Sharks forward Aaron Woods plans to make up for lost time and build a connection with his three-week-old daughter Coco Rae after his family were allowed out of quarantine on Wednesday afternoon.
Woods made a mad dash to Queensland to join his Sharks teammates last month after his wife Sarah gave birth to the couple's second child in Sydney.
The Sharks captain has reverted to FaceTime and photos to stay in contact with Sarah and his two-year-old son Buster, who have been in 14-day isolation in a Gold Coast hotel with their newborn baby.
Sarah's miraculous effort of relocating to Queensland six days after giving birth highlights the sacrifices players and families were willing to make.
Sydney-based families were allowed out of quarantine for the first time in two weeks on Wednesday to join their partners in the NRL bubble.
"I've only seen my daughter for an hour in the three weeks she's been born so I'm looking forward to trying to get a connection there," Woods said on Wednesday.
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"They've done it quite tough being in lockdown. She's been on level 7 and 8 [at the quarantine hotel] so couldn't leave the room at all.
"She's taken one for the team. The two-year old has been driving her nuts. She can't wait to get out of that room.
"I'm sick of looking at my kids over FaceTime. I can't wait to see the little fella."
Woods said the most difficult part has been not being able to connect with his family after a game, but given how tough many people are doing it around the country, he wasn't complaining.
"It's been testing times but it's nowhere near testing as those around us losing their jobs," he said.
"If that's all I'm complaining about then I've got it pretty easy at the moment.
"It's just been hard when you lose after a game, especially when you go back to your hotel room, you're by yourself, you bang your head against the wall asking what I did wrong tonight.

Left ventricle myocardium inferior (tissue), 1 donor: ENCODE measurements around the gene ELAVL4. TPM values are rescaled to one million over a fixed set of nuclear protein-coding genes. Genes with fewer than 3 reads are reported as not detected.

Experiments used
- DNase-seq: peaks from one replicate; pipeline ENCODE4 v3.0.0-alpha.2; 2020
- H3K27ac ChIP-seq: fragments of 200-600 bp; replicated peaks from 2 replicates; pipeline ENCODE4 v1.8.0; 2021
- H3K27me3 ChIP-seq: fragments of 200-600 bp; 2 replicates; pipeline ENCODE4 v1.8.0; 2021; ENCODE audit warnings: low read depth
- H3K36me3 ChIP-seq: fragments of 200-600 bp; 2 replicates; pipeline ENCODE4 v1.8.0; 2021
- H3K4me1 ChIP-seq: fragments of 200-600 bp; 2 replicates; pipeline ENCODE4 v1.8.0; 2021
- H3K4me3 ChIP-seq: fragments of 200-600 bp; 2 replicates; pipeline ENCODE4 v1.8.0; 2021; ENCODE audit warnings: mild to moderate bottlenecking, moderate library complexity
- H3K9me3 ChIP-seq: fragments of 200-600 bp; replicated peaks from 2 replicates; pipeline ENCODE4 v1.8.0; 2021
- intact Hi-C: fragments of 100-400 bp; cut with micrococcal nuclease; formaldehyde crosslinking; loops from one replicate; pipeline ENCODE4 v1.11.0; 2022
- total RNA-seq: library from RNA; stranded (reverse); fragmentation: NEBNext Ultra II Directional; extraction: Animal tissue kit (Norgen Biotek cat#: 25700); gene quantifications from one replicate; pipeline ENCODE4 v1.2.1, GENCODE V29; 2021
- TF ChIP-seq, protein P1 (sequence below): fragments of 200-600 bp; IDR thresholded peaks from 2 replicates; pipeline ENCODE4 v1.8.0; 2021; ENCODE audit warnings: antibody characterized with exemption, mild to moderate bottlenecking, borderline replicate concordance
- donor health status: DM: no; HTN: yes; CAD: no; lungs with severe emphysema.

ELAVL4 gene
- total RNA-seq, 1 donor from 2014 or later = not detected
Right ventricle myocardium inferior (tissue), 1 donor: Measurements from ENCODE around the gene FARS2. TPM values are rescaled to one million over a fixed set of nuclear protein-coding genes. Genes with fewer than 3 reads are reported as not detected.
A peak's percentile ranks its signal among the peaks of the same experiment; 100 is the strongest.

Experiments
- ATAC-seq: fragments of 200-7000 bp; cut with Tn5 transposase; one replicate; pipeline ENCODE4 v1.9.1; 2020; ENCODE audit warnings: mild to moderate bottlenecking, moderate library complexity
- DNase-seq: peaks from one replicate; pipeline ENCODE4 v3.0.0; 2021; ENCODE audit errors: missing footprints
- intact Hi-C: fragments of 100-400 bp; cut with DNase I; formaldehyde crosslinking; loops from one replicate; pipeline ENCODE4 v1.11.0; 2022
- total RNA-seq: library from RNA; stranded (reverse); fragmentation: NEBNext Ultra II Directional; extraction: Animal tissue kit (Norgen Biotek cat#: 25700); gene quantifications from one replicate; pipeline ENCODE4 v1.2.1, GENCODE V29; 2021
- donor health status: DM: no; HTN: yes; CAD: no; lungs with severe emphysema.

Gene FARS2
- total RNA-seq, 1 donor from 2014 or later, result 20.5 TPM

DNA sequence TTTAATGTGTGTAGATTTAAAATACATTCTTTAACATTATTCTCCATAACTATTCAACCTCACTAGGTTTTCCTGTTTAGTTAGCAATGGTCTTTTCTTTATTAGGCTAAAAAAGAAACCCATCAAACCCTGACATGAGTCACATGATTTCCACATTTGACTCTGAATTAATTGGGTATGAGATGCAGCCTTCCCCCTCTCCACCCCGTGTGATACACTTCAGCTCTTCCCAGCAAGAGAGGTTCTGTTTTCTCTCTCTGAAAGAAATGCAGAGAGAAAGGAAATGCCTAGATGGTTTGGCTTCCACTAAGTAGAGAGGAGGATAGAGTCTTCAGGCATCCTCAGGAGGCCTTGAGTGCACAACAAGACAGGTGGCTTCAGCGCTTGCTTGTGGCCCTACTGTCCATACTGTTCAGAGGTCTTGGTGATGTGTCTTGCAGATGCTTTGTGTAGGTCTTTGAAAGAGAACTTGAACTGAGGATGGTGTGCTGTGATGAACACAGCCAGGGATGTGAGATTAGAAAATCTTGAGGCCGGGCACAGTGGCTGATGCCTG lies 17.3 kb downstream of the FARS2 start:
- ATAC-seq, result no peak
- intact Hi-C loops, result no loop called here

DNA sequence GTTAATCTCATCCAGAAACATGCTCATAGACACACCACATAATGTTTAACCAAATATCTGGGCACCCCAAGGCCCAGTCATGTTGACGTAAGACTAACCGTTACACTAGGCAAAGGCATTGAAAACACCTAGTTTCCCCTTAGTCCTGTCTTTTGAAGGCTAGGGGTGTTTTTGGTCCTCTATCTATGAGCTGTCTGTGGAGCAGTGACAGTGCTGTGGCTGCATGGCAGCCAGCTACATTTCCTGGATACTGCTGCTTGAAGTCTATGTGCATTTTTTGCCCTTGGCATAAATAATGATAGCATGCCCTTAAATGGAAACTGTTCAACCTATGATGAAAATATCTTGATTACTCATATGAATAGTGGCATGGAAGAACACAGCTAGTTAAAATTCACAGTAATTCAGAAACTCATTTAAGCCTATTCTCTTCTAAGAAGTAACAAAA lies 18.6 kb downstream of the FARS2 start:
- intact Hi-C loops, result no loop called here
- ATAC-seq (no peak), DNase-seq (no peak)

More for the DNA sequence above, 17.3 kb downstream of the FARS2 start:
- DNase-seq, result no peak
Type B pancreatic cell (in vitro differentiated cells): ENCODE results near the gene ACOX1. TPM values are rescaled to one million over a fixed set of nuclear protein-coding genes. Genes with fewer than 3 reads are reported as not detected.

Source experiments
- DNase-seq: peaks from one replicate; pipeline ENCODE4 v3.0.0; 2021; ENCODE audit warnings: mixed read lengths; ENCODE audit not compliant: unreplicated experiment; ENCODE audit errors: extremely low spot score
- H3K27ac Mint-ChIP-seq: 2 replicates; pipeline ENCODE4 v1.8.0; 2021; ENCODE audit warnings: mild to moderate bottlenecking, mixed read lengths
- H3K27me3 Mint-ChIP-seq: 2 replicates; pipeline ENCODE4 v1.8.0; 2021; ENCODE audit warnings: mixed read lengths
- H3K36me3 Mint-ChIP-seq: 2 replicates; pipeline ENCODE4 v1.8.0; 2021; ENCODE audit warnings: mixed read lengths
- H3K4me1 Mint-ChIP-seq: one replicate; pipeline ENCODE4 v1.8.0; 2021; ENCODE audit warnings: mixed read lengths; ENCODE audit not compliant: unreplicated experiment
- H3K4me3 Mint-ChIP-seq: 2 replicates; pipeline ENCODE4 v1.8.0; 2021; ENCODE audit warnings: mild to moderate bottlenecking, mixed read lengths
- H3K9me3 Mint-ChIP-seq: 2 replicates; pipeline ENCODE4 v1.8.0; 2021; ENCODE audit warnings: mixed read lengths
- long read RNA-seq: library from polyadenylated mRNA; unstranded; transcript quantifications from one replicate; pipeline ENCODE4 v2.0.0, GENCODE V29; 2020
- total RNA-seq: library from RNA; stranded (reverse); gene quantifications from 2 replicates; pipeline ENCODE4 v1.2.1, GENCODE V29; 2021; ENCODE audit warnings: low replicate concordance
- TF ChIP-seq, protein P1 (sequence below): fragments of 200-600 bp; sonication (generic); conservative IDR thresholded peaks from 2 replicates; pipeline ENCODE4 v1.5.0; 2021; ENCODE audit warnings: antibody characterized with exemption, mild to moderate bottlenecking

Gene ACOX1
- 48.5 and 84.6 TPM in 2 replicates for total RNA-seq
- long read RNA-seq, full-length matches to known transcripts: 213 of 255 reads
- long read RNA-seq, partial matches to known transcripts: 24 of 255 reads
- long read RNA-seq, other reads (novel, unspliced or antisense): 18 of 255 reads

"Normally you go home and your missus tells you to pull your head in. It will be good to have them just to switch off.
"It's been awesome to hang around the boys every day but sometimes you just need that release to get away."
Making life a little bit easier for families during their relocation has been the help of some of the NRL’s commercial partners including:
- Telstra has provided Xbox subscriptions for three months
- Chemist Warehouse has delivered 600 Johnson and Johnson care packs;
- Door Dash donated 400 vouchers for food, groceries and more;
- The NRL’s community coffee partner 254 has chipped in with cold brew, thermoses and treats;
- KFC delivered family feasts in time for kick-off;
- Hasbro kept everyone amused with board games and nerf guns for the little and big kids;
- Therabody dispatched wellness kits and products to clubs to give players access to peak performance;
- Anaconda also helped out with scooters for kids as well.
Further north and the Knights have had their families join them in the past week on the Sunshine Coast and coach Adam O'Brien said it had contributed to their recent performance against the Raiders.
"It's given us a bit of energy boost," O'Brien said.
"It was a bit of a hump week for us. Not only for the guys who are attached to those families but the single guys got an energy boost with the kids here.
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"I have a tough time keeping Kalyn [Ponga] and Connor [Watson] away from running all the kids activities. They've been amazing.
"I think it's great the NRL have allowed us to have that support network here.
"It's not easy. I know we're in a resort that is an amazing place and they're doing a great job looking after us but you've away from your home so I applaud the NRL for making it available to have our loved ones with us."
Warriors utility Jazz Tevaga, who doesn't have a support network with him in Australia, said the players would get a huge boost when their families arrive to the hotel.
"A lot of the boys are struggling here without their partners and kids, so there'll be a lot of happy boys that get to see their missus and their kids," he said.
Fellow Warrior Marcelo Montoya said that despite not having his partner with him in Queensland he had gained a greater appreciation for the influence families have on a player.
"For me it's hard because she's back in Sydney, but in saying that, I'm very grateful because there are families who have had to move up and move households," he said.
"For me, it's just packing up my own bags. It hasn't been too tough."